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Hi all,
Several games from important online events between very strong GMs this month. The time controls are all blitz or rapid, so while the openings are (for the most part) well played and interesting, the latter stages shouldn't be judged too harshly.

Download PGN of June ’20 Anti-Sicilian games

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c3-Sicilian: 2...Nf6 3.e5 Nd5 4.Nf3 e6 5.d4 cxd4 6.cxd4 b6 [B22]

This old recommendation of Joe Gallagher seems a bit dubious these days, and Vysochin, S - Mchedlishvili, M saw Black get into trouble after 7.Bc4 Bb7 8.0-0 Na6?!:

a favourite of Jansa but a very dodgy line.

c3-Sicilian 2...Nf6, Delayed d4, 5.Bc4 Nb6 6.Bb3 c4 7.Bc2 d5 8.exd6 Qxd6 9.0-0 Bg4 [B30]

This is one of Black's best options to play for a win against the c3-Sicilian, as shown by Nakamura, H - Dubov, D. After 10.Qe2 0-0-0 11.Na3 Qe6 12.Qxe6+ Bxe6:

Nakamura rejected the critical pawn grab 13.Ng5, instead playing 13.b3 and losing a long technical game with an inferior structure.

Rossolimo, Move-order tricks, 4...Qc7 5.0-0 Nd4 6.Re1 [B23]

I've been critical of this variation before, and Jones, G - Martirosyan, H is a great illustration of the dangers facing Black. After 6...Ng4, Gawain sacrificed a pawn with 7.e5 Nxf3+ 8.Qxf3 Nxe5 9.Qg3:

quickly winning a fine game. Black could have improved, but so could White, who enjoys excellent chances in this line.

Rossolimo: 3...g6 4.Bxc6 dxc6 5.d3 Bg7 6.h3 Nf6 7.Nc3 Nd7 8.Be3 e5 9.Qd2 h6 [B31]

Noel Studer has been playing this line successfully with Black, and his good run continued (not without some scary moments) in Eljanov, P - Studer, N. After 10.a3 b6 11.0-0 Nf8 12.b4 Ne6 13.bxc5 f5 14.exf5 gxf5 15.Qe1 0-0:

Eljanov varied from Wang Hao - Carlsen with 16.cxb6. The position was quite unclear from the opening, before Eljanov made the last couple of mistakes.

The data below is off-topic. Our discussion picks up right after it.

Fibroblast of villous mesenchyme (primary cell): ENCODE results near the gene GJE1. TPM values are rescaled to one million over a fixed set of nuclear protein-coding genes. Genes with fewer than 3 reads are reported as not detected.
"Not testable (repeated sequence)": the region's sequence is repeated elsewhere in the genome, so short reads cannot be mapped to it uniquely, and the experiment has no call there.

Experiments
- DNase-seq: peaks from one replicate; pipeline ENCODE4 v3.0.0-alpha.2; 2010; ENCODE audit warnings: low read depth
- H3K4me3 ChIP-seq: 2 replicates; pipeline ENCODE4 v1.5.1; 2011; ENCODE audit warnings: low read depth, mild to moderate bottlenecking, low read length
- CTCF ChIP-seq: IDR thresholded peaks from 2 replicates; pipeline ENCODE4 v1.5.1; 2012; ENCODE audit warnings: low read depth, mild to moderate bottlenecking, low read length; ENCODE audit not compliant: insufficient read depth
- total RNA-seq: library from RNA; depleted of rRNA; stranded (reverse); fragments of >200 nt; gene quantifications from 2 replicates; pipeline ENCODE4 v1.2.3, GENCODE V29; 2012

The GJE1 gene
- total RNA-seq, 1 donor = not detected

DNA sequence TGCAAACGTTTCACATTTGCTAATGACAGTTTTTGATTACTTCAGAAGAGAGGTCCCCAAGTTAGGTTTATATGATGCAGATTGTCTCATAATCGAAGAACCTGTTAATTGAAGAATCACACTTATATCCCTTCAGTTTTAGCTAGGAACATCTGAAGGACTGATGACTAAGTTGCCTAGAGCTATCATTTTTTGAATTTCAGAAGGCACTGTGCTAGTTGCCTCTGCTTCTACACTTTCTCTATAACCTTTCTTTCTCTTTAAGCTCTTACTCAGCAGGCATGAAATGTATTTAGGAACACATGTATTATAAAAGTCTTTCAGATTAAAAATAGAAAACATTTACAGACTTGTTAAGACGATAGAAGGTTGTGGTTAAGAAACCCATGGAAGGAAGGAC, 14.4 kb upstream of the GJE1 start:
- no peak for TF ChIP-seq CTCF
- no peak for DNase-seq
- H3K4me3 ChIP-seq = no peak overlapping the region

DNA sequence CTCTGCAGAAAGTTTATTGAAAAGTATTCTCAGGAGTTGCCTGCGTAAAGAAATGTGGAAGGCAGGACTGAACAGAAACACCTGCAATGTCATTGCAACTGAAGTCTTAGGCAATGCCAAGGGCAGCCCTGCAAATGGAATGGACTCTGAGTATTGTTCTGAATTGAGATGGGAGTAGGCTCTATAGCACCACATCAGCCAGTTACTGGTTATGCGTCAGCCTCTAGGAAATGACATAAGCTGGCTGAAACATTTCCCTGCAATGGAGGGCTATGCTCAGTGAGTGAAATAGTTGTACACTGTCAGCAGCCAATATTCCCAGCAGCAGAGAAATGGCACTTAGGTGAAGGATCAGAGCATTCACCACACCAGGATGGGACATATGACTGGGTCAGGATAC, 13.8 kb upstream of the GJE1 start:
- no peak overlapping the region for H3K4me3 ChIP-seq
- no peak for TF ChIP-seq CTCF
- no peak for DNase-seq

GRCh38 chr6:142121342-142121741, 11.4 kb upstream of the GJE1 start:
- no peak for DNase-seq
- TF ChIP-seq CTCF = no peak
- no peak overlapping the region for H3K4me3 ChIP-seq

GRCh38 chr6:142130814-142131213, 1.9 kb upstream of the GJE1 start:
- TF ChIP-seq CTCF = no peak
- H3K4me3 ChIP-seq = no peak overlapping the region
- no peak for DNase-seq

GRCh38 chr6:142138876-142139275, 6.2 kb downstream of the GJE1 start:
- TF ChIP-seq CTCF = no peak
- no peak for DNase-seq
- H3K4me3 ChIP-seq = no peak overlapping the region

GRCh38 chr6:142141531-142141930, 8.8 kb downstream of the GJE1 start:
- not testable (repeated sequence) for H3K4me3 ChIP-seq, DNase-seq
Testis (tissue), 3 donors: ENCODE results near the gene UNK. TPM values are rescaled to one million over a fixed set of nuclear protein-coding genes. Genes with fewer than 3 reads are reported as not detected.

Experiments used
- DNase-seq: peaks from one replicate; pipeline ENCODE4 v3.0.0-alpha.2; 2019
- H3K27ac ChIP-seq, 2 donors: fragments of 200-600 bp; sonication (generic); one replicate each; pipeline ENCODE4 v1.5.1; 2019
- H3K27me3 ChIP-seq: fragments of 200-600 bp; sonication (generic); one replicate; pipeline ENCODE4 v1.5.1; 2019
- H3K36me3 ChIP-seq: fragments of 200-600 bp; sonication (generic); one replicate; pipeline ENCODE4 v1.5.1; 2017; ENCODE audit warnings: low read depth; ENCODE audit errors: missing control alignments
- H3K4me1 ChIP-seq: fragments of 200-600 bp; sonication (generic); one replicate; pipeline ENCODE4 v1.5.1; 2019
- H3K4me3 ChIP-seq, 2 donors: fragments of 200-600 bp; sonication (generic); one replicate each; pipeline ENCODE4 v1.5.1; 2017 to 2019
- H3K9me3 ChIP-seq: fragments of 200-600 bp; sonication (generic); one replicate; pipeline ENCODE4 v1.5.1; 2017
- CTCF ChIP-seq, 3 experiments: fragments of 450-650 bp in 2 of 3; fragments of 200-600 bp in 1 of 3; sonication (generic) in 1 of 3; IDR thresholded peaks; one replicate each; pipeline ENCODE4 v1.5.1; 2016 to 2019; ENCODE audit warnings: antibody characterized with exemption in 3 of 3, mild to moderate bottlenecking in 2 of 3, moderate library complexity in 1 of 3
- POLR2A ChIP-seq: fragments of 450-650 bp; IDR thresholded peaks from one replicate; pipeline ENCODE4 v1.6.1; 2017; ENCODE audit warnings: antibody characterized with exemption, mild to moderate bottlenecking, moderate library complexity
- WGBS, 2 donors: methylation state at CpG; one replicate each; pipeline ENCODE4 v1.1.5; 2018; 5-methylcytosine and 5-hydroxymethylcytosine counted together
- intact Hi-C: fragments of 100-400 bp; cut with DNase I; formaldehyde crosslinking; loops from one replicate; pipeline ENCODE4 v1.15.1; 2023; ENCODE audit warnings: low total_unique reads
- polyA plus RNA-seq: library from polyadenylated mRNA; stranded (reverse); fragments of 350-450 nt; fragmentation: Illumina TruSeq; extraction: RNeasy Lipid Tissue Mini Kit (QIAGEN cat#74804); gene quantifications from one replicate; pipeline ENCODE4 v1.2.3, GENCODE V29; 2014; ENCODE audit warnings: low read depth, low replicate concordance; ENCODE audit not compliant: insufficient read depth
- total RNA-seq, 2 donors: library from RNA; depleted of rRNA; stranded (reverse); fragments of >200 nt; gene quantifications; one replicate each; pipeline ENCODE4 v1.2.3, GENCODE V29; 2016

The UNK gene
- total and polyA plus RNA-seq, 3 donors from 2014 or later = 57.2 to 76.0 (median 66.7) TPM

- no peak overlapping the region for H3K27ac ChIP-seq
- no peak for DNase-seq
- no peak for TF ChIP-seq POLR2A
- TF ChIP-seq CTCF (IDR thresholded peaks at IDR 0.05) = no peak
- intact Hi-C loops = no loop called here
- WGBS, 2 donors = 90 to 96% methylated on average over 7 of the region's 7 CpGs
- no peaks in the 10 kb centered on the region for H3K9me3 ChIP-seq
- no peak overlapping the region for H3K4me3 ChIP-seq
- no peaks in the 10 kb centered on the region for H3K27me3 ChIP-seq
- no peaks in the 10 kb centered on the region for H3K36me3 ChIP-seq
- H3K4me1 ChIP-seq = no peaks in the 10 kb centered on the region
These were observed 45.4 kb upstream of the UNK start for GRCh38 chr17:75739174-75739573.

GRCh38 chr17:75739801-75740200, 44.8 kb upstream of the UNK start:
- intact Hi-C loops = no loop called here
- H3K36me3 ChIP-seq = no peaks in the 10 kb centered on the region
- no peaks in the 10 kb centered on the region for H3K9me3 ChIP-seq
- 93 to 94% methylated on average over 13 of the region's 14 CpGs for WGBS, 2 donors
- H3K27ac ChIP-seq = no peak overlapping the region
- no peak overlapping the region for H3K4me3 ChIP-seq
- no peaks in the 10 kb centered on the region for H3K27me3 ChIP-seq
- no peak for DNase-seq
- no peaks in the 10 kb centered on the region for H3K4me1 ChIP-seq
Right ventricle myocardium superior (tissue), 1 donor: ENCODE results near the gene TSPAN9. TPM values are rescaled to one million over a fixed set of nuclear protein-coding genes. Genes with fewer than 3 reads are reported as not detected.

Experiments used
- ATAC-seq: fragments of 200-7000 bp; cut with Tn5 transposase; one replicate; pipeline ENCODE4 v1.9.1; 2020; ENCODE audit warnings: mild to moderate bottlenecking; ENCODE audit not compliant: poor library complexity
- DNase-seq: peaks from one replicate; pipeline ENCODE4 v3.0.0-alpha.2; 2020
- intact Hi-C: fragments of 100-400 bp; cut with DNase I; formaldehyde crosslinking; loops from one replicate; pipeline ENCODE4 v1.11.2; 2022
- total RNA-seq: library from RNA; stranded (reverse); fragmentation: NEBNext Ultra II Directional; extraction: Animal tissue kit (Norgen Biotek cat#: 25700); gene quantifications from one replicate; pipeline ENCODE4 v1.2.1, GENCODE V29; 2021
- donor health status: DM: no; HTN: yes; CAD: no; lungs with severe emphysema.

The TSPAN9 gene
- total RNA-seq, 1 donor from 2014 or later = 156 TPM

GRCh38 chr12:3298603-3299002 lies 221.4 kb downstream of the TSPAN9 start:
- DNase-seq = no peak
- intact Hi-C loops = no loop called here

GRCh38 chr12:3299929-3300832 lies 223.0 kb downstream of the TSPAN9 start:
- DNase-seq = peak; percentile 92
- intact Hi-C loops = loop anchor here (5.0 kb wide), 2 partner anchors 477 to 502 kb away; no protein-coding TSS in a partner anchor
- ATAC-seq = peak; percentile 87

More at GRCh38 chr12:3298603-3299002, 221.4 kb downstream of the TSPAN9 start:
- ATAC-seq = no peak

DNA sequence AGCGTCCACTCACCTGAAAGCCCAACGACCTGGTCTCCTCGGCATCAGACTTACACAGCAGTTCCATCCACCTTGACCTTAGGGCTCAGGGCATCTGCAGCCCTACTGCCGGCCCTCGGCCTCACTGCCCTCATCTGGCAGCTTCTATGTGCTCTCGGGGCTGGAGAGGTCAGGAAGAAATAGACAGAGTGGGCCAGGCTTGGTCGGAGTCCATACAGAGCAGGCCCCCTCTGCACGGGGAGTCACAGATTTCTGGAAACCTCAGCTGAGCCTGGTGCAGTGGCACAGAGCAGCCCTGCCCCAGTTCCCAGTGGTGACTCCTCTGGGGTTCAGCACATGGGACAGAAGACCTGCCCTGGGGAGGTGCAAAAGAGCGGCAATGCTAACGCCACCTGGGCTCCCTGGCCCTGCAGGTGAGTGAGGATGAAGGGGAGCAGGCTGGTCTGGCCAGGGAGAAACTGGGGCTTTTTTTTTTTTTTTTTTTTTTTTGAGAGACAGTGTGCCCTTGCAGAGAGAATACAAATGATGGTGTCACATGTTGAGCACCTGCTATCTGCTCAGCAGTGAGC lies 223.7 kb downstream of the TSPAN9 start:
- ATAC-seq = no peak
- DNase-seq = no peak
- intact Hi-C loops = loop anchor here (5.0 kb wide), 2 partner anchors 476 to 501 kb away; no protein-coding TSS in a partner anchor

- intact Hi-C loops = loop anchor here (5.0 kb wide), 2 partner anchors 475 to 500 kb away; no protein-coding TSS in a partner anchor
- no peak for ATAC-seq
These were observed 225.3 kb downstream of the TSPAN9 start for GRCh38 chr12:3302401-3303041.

Rossolimo Variation 3...g6 4.Bxc6 bxc6 5.0-0 Bg7 6.Re1 Nh6 7.c3 0-0 8.h3 f5 9.e5 Nf7 [B31]

The Dubov variation (or, at least, one of them!) was essayed in Ding, L - Dubov, D. The players followed Dubov's previous game against Svidler with 10.d4 cxd4 11.cxd4 Bb7 12.Na3 c5 13.dxc5 Qa5 14.Be3 Qb4:

but Ding went in a different direction with 15.Nc2 Qxb2 16.Ncd4!?. There were lots of interesting points in the opening, but Ding won a very fine game.

Moscow: 3...Nd7 4.a4 Nf6 5.Nc3 a6 6.Be2 b6 [B51]

Carlsen, M - Wei, Y saw this interesting line, and after 7.d4 cxd4 8.Qxd4 Bb7 9.0-0 Wei Yi chose a Scheveningen setup with 9...e6:

Black was doing fine from the opening, but Carlsen accelerated in the middlegame and won.

Moscow: 3...Nd7 4.Ba4 Nf6 5.0-0 a6 6.c4 g6 7.Nc3 Bg7 [B51]

In Nakamura, H - Duda, J the players contested this stodgy line, which is reminiscent of structures arising from the English Opening (but with White's bishop on a4 instead of g2):

Duda was doing fine out of the opening, but Nakamura uncorked a very impressive attack late in the game.

Moscow: 3...Bd7 4.Bxd7+ Nxd7 5.0-0 Ngf6 6.Re1 e6 [B52]

Nakamura often essays this line with Black, but found himself on the white side in Nakamura, H - Dubov, D. After 7.c3 Be7 8.d4 0-0 9.e5 Ne8:

the central tension was quickly resolved and a well-played game ended in a draw.

Till next time, Sam

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